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Chinook School Division extends period to cover cost of COVID-19 self-testing kits for staff

Posted on 2 December 2021 by Matthew Liebenberg

The Chinook School Division has extended the period to cover the cost of COVID-19 self-testing kits for staff until the end of March 2022.

Board members approved a motion during a special Chinook Board of Education meeting on Nov. 22 to continue to pay for these kits for an additional three months and then review the policy again at that time.

The Chinook School Division started to implement an administrative procedure during November requiring staff to show proof of COVID-19 vaccination or provide weekly negative test results. Employees had to make a choice between showing proof of being fully vaccinated by Nov. 5 or submit weekly negative test results starting Nov. 15.

The school division initially undertook to cover the costs of the COVID-19 self-testing kits until Dec. 31, but indicated the board will review the number of tests that will be required by Dec. 1 to determine if the school division will extend the time period to cover the cost of these kits.

Chinook Director of Education Mark Benesh spoke to the Prairie Post after the board’s decision during the special meeting to continue paying for the cost of the self-testing kits until March 31, 2022.

“The board did make the decision that they were comfortable for that period of time covering the purchase,” he said. “It’s a little less than what people would have to be paying if they went outside to a third party, because we buy these in bulk, and we’ve done it just to support our staff and students and families across the division already. So we do have some. It will cost the board some dollars, but they felt that they want to support the safety of our buildings.”

He noted the school division acted proactively to order COVID-19 self-testing kits in advance to have a supply available to keep schools safe.

“So right now, I think we’re in a place that we easily have enough for the first part of our process,” he said. “I don’t know if it will take us all the way to March 31, but it would take us partway there.”

The school division is not disclosing details about the level of vaccination in the organization, but Benesh said the majority of staff are vaccinated.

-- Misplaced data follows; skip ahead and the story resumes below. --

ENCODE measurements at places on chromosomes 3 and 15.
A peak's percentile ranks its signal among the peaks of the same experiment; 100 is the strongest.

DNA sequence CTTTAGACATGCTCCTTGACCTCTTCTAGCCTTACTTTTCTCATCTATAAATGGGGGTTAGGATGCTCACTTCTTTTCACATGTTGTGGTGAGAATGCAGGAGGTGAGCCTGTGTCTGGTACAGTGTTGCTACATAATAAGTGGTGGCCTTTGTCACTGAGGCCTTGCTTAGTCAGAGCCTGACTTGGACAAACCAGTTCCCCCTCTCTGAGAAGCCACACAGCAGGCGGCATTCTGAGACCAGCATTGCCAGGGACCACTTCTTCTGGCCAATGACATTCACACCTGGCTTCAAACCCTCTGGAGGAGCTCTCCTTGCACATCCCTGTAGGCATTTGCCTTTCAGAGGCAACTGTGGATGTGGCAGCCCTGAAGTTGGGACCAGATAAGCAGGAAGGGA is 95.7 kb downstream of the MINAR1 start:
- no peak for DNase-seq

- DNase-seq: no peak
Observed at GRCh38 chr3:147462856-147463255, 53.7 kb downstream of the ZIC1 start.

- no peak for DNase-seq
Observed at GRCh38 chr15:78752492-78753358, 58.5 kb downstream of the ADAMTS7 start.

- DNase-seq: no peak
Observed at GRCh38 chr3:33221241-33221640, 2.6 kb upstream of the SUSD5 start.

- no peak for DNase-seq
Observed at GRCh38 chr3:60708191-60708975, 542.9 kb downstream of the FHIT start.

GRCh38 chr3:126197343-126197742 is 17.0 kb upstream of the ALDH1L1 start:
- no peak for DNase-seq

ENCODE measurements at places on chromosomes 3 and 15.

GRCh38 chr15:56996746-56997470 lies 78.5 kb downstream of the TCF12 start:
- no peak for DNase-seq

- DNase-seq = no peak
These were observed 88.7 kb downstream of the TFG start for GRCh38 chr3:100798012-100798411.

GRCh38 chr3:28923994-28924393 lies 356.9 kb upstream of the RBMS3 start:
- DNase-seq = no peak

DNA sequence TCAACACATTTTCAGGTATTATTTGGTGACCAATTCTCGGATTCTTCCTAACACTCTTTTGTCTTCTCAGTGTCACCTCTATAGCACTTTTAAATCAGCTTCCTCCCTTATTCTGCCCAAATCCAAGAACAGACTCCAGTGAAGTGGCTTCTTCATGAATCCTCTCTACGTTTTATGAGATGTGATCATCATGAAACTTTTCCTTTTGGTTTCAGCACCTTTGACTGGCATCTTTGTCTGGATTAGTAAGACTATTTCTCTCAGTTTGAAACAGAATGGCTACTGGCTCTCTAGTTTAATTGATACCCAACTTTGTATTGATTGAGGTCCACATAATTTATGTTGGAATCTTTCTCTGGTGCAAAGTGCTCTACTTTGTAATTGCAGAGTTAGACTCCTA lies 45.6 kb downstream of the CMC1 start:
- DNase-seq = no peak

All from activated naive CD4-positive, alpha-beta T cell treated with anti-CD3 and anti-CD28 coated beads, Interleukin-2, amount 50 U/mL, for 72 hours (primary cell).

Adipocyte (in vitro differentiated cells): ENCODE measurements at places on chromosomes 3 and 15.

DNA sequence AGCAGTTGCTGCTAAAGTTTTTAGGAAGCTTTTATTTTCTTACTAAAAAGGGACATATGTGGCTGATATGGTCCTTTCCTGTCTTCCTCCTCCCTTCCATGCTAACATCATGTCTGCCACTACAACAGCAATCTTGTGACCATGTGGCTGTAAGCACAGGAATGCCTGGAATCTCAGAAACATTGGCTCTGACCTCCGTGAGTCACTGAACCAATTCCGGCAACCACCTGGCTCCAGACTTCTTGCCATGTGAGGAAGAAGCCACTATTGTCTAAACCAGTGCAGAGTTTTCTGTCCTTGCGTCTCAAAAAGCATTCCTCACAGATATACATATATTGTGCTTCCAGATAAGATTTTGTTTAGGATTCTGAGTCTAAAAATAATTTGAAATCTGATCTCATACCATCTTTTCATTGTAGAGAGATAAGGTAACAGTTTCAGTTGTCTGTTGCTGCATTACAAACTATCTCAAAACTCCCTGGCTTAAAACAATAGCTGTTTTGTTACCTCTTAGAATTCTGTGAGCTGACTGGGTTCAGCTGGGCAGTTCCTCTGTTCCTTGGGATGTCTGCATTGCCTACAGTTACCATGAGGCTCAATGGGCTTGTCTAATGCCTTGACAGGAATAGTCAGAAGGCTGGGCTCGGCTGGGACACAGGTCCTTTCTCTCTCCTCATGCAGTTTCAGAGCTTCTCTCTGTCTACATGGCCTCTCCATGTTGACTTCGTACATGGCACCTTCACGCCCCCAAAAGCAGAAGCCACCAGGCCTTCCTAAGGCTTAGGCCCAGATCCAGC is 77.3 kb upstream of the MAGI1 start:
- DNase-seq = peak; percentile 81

“We’re happy with how it’s gone, but it’s just not information we’re comfortable sharing,” he noted.

He felt positive about the response of staff to the Chinook School Division’s COVID-19 vaccination and testing administrative procedure.

“I think it’s been received fairly well,” he said. “I think people see it as fair, and with the board providing the tests I think people appreciated that option for them and so I would say, into the second week here, we’re happy how it’s gone so far.”

The administrative procedure’s requirement for proof of vaccination or negative test only applies to Chinook School Division employees, board members, and other individuals defined in section 1 of procedure. It does not apply to students or to individuals, including parents and caregivers, who visit the school infrequently or only for short periods of time.

“It would apply to anyone else who would be coming into our facilities frequently,” he explained. “It could be a volunteer, it could be a presenter.”

He referred to the example of representatives from Stark & Marsh, who attended the special meeting to make a presentation about the annual auditor’s report to board members.

“We did ask them to ensure that they could meet the criteria,” he said. “So it impacts contractors, it impacts pretty much anyone who is in our buildings consistently or frequently.”

He added that members of school community councils probably will have to adhere to the policy, because they are regularly going into school buildings.

“They’re consistently coming in and it’s not for five minutes,” he said. “If some parents come in to pick up kids or short conversations, they’re not going to be required for those things. In the AP [administrative procedure] it’s frequent, and we didn’t put a time element into the duration, but we would want to ensure that if a presenter was coming into a school, let’s say to do all morning on something, that we would have to ensure that they’re safe to come into the building.”

The Saskatchewan Health Authority has started with the rollout of vaccine clinics for children aged 5-11. Some of the clinics in Swift Current will take place after school in the elementary schools, but not in rural schools. A parent or guardian must provide consent for the vaccination and the consent form can be downloaded from the Chinook School Division website.

“Health has reached out to communicate, as they did when it was 12 to 17,” Benesh said. “In our rural communities those vaccination sites will all be community centres. They won’t have anything to do with schools. We might help just to put information out on their behalf and then for the city schools they have asked to use our buildings, but it will be outside of school times. So there won’t be anything happening during the school day.”

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